Since there are inherent risks with all types of operations, surgical treatment is not generally recommended unless the risks caused by the prolapsed uterus are greater than the risks of the surgical intervention. If a younger woman has experienced uterine prolapse, however, she may opt for surgery in order that she may become pregnant in the future. Other women wish to remain sexually active, and if their prolapse inhibits intercourse, they may opt to have the surgery.

In some cases, a hysterectomy – removal of the uterus – is recommended, but this is avoided if at all possible and prevents a woman from ever becoming pregnant. Other procedures may provide additional support for the uterus, putting it back in its normal position. During these procedures, any sagging of other organs in the pelvic area due to weakening muscles and ligaments may be treated as well. To restore support to what is called the pelvic floor (the foundation for all of the organs in the pelvic area of the body), a graft of the patient’s own tissue, donor tissue, or synthetic material (usually a type of mesh) may be used.

One such procedure is called sacrospinous fixation. The sacrospinous ligament is part of the pelvic floor. In this operation, the ligament is attached to the cervix or the upper portion of the vagina through an incision in the back wall of the vagina in order to secure the higher position of the uterus.

In cases where other organs are sagging within the pelvis, sacrospinous fixation may need to be performed along with a vaginal hysterectomy. So, sacrospinous fixation does not always allow the patient to avoid removal of the uterus. After sacrospinous fixation surgery, most patients require two to three months off from work. While the results of this procedure are generally long-lasting, prolapse can occur again after a period of time. It is estimated that 20% of women must have a second operation in their lifetime for a recurrence of prolapse.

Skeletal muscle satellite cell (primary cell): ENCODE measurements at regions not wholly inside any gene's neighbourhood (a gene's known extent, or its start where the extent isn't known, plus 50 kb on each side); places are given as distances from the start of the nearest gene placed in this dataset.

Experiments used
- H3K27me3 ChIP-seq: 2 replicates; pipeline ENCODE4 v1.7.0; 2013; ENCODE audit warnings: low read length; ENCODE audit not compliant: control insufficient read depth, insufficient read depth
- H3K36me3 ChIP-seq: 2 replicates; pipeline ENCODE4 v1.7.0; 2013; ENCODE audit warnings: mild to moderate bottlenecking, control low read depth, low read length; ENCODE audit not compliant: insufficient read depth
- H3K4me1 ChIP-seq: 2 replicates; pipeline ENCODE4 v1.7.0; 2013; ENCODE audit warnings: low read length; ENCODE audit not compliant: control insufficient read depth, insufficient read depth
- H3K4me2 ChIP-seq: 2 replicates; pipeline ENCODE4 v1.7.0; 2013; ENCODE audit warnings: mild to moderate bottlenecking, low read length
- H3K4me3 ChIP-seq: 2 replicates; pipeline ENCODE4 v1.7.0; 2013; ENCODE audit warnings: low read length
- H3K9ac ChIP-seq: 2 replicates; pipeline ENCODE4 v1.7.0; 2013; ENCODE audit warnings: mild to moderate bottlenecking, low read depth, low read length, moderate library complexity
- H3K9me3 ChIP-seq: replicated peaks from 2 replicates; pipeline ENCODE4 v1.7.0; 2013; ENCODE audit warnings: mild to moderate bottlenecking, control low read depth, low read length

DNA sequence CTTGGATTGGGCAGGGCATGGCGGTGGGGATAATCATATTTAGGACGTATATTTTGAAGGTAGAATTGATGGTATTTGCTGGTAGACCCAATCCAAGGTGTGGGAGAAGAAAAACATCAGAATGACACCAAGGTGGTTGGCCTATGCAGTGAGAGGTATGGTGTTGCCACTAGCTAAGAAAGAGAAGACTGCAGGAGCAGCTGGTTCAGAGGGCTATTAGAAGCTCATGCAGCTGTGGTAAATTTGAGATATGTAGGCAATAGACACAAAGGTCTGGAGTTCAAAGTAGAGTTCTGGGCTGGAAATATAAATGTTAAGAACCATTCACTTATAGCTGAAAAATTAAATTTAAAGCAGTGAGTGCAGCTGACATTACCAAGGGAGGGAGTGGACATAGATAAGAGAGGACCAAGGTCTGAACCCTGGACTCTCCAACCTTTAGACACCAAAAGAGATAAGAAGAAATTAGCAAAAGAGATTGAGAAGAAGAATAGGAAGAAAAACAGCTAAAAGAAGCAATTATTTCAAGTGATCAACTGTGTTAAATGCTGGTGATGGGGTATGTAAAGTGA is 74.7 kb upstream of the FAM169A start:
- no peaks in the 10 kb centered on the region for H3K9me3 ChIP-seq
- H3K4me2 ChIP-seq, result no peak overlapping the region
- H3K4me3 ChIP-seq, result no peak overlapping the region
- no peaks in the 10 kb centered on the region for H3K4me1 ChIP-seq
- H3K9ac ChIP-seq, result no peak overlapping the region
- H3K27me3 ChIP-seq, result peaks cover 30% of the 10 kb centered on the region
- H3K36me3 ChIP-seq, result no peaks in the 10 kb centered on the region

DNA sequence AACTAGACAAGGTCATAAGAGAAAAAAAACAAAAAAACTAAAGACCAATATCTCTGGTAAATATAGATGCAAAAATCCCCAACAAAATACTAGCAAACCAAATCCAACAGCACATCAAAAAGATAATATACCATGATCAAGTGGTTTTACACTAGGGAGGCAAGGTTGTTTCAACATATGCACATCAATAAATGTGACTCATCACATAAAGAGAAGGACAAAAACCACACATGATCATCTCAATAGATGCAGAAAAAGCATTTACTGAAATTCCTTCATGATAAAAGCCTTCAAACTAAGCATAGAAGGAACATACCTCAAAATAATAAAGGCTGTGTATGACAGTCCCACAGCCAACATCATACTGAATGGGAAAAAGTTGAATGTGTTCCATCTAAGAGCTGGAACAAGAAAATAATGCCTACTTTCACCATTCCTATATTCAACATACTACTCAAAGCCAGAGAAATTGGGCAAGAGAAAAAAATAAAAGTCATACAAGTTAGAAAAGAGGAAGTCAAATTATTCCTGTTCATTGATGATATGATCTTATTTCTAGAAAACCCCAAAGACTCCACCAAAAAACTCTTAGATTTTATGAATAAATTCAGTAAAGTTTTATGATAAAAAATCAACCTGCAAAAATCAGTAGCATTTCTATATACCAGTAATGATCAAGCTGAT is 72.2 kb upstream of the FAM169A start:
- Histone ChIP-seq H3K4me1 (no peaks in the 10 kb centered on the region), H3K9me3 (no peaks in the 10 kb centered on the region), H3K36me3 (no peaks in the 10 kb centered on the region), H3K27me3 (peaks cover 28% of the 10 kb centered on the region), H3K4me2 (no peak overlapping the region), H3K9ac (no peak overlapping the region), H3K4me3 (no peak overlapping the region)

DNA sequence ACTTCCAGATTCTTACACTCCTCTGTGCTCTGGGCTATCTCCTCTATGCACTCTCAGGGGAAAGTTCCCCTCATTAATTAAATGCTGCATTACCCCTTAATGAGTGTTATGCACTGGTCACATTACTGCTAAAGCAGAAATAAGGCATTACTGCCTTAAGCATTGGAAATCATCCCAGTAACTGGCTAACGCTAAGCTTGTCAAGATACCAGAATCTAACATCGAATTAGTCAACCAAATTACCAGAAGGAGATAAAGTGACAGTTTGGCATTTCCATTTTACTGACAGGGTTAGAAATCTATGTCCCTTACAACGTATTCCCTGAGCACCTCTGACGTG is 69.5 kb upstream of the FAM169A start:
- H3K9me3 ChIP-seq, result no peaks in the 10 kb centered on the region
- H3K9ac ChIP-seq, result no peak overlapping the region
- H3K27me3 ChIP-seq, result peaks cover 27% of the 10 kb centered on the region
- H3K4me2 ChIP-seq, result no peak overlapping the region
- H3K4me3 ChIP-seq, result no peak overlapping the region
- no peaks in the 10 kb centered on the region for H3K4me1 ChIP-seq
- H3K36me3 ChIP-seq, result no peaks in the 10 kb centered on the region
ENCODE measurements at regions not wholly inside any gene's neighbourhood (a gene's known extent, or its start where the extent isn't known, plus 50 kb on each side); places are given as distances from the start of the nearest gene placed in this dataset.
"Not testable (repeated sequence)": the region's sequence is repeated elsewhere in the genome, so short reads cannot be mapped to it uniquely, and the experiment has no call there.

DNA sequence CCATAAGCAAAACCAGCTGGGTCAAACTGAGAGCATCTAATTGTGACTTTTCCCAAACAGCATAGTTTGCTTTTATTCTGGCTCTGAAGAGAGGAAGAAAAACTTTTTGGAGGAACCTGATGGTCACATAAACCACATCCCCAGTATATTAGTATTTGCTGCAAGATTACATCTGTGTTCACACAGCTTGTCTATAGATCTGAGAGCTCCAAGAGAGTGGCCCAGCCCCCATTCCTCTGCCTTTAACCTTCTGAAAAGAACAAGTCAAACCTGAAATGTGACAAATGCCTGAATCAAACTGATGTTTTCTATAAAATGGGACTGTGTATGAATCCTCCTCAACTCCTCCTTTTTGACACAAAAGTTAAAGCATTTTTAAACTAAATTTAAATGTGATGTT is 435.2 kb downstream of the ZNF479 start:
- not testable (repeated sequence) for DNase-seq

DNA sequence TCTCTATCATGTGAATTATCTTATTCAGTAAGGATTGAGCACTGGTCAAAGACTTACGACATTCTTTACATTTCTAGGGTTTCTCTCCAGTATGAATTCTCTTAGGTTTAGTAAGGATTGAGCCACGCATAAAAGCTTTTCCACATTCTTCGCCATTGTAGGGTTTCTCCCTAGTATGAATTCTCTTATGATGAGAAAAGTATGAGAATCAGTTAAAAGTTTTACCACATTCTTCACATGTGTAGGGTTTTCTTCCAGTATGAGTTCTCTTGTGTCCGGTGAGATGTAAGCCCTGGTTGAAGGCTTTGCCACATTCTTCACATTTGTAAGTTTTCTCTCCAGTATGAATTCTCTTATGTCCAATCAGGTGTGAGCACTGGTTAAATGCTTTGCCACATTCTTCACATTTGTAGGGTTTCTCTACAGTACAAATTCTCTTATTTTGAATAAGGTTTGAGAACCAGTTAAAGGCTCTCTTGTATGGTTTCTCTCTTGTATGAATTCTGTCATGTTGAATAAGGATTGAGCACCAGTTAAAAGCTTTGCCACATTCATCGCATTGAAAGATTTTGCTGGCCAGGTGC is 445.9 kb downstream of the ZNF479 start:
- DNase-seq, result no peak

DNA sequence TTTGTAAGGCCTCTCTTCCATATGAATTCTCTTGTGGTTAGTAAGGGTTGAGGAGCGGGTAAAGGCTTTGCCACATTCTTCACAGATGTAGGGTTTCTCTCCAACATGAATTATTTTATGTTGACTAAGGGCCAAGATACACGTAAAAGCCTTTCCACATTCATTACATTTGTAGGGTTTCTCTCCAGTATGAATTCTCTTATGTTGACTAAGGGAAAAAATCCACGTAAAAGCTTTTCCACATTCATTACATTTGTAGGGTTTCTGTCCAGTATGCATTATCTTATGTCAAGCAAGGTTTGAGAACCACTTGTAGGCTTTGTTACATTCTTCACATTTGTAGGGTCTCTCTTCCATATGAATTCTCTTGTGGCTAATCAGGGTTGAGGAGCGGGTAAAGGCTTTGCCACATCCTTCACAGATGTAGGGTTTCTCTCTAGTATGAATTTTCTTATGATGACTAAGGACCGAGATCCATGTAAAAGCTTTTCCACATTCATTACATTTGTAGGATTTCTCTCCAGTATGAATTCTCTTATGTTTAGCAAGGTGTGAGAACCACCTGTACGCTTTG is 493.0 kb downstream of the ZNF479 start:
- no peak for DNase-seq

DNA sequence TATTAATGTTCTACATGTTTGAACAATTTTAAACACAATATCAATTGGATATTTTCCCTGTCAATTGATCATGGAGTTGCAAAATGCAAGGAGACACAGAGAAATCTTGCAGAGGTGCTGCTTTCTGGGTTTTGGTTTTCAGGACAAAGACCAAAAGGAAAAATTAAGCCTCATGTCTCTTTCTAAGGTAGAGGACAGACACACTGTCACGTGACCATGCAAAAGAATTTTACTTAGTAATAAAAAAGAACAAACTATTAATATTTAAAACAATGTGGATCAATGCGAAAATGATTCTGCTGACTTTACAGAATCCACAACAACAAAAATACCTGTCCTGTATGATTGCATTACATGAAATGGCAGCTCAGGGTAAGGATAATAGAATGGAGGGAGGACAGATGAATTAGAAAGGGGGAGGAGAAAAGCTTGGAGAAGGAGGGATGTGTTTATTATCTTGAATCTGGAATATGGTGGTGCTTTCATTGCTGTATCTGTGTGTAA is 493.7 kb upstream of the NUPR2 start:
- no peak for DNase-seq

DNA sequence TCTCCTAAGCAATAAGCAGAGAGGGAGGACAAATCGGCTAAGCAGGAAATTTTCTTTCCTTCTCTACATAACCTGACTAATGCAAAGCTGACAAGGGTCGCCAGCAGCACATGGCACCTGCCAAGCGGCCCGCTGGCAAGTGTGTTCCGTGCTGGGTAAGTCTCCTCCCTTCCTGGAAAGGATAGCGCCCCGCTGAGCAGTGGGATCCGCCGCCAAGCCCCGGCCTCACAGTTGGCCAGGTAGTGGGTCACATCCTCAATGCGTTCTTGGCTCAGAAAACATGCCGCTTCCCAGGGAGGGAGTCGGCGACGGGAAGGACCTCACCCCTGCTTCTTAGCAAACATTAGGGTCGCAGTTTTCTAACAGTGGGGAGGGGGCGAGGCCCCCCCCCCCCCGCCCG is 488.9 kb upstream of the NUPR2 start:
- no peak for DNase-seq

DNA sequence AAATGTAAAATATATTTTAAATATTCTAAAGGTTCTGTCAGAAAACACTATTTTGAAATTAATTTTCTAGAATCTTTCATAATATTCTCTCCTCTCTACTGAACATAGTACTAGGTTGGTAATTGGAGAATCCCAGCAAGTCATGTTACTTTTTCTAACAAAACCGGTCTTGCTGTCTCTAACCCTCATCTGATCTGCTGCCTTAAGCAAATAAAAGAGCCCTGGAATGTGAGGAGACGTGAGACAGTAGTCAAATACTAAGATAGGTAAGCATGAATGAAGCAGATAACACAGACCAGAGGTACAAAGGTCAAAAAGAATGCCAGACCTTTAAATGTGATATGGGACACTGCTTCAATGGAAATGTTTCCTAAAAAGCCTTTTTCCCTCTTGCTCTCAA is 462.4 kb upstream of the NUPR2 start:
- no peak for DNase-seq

For women who have a vaginal vault prolapse as well, a procedure called abdominal sacrocolpopexy may be an option to avoid hysterectomy. This surgery is more complex and has greater risks than sacrospinous fixation, but it allows the patient to continue to have sexual intercourse without discomfort, pain, or obstruction. It should be noted, however, that not all women with uterine prolapse also develop a prolapse of the vagina.

Generally speaking, surgery that requires an incision in the abdomen presents more risks than surgery that is performed vaginally. Vaginal surgery also does not require as long a recovery time as abdominal surgery because it is less invasive. There is a minimally invasive abdominal surgical procedure called a laparoscopy that is sometimes used to reattach the tissues so that the uterus is repositioned and held in place once again. This involves a very small incision in the abdomen and a laparoscope, which is a tiny camera, to allow the surgeon to do the work without the need for a larger incision.

Operations for advanced cases of uterine prolapse can be quite complex and require a very experienced surgeon who is capable of restoring function while also restoring normal anatomy as much as possible so that a woman can continue to have sexual intercourse. Once the surgeon is able to see the structures during surgery, decisions may have to be made in the moment to create the optimal result. Of course, in extreme cases, the degree of anatomical normalcy that can be restored may be minimal in order to ensure proper function after surgery.

If a woman has surgery for prolapse prior to childbirth, the strain of the birth could cause prolapse to recur. For other women, surgery is not possible because they are at risk of having a reaction to general anesthesia.

{ 1 comment… read it below or add one }

janet August 24, 2012 at 10:08 pm

this was very helpfull